Saying “No!” to the Dakota Access Pipeline

Since April, the Standing Rock Sioux tribe has been protesting against the construction of the Dakota Access Pipeline. Now, the Sioux people and Native Americans from tribes across the country are standing together to preserve their water supply, cultural resources and their overall welfare.


The pipeline’s route was originally supposed to cross the Missouri River near Bismarck until the decision was made to shift the construction of the pipeline just a half a mile upstream of the tribe’s reservation boundary. This decision meant the pipeline would pass through sacred sites and burials that federal law seeks to protect.
When the Sioux tribe took this issue to court, the judge had dismissed their case. According to the Standing Rock Sioux website, the federal government did not consult with them prior to the decision of the route of the pipeline.
The number of those seeking to prevent potential devastation of Native American lands has reached into the thousands, and many have suffered consequences as a result.
As the protests have gone on, protesters have been targeted with rubber bullets and tear gas. Additionally, they have been doused in cold water, which is extremely dangerous in the cold winter weather.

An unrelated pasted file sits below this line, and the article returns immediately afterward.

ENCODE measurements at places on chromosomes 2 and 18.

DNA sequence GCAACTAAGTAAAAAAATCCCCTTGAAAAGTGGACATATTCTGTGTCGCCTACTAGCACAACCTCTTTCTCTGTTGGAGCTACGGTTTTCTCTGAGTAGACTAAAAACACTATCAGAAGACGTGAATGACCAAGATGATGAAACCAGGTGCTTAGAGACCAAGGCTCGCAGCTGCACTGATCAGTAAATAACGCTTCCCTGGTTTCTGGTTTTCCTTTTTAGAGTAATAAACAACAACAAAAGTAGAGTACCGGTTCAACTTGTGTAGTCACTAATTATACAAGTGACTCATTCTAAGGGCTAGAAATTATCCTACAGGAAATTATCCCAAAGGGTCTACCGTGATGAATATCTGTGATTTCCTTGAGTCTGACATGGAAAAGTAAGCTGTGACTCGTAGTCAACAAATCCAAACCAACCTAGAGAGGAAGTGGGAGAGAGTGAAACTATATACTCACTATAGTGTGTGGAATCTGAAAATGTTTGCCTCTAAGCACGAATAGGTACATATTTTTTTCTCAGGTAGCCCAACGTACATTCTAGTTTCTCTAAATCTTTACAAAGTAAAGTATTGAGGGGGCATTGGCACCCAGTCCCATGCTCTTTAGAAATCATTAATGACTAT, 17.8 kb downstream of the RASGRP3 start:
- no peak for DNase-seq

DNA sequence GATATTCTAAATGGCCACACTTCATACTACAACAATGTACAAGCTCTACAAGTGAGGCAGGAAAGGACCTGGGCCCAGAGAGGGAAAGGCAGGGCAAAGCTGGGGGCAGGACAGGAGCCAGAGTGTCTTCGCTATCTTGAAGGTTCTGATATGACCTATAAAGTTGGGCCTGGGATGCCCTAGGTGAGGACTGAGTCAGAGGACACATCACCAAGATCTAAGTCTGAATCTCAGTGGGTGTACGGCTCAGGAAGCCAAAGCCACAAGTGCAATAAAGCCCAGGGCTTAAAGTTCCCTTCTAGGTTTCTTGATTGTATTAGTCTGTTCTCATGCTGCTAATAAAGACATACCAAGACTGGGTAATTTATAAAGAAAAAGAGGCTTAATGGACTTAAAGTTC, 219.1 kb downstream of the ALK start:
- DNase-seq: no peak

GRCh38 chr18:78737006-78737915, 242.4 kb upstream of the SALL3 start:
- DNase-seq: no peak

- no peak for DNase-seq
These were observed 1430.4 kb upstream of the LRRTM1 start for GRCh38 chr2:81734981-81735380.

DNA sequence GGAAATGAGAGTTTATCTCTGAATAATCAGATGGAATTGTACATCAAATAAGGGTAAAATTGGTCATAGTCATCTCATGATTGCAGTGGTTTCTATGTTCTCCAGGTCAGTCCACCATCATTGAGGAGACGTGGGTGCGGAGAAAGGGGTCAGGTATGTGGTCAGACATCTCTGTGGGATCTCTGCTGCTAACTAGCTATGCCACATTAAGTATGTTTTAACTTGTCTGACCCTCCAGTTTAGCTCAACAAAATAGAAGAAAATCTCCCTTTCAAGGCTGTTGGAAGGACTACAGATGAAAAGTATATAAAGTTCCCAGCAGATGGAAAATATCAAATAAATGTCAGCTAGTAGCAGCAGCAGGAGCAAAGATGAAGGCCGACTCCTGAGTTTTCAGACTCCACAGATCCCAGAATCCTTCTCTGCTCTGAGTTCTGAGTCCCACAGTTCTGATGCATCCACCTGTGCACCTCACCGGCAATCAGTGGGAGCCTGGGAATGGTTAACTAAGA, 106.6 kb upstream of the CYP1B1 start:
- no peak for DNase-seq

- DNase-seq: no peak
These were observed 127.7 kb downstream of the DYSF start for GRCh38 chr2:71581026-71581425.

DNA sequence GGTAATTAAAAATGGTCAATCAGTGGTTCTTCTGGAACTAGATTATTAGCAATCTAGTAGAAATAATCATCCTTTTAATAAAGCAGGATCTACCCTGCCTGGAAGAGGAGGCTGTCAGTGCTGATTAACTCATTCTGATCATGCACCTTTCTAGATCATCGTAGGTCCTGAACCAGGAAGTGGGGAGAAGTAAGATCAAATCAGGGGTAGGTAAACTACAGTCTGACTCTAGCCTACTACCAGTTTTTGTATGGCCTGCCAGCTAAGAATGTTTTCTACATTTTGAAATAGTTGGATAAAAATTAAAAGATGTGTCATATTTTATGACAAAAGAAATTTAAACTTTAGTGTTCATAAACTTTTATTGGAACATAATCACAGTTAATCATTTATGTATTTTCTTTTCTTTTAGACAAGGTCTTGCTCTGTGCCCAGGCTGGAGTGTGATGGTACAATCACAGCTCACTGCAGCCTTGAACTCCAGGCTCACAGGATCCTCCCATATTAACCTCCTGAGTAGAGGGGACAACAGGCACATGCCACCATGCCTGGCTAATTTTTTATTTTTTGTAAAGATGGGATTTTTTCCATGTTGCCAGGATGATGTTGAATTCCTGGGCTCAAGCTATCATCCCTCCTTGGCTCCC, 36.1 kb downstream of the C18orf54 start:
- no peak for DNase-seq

Being a member of the Kahnawake Mohawk tribe, I along with many other members of my tribe, have stood with the Sioux people and participated in our own protest. A small group of Kahnawake Mohawks set up a camp in the middle of our reservation and had a teepee that read, “Water is our first medicine,” showing a sign of solidarity and hope for what is to come.
Native Americans have shown to stick together through traitorous and testing times. Amidst the turmoil that engulfs daily society, several outlets shine light on how deeply rooted the Native American culture is and how it is being affected by the attempts corporations make to take advantage of already-depleted territories.
Being a full-blooded Native American I have taken the pledge against the construction of the Dakota Access Pipeline, and I hope you will too.

Christina Diabo

Christina Diabo graduated summa cum laude with a bachelor’s of arts degree in multimedia journalism from Lynn last May. Now as a graduate assistant in the College of Communication & Design, Diabo hopes to pursue a career involving her skills and talents in the broadcast journalism industry, hoping to report for the Golf Channel.

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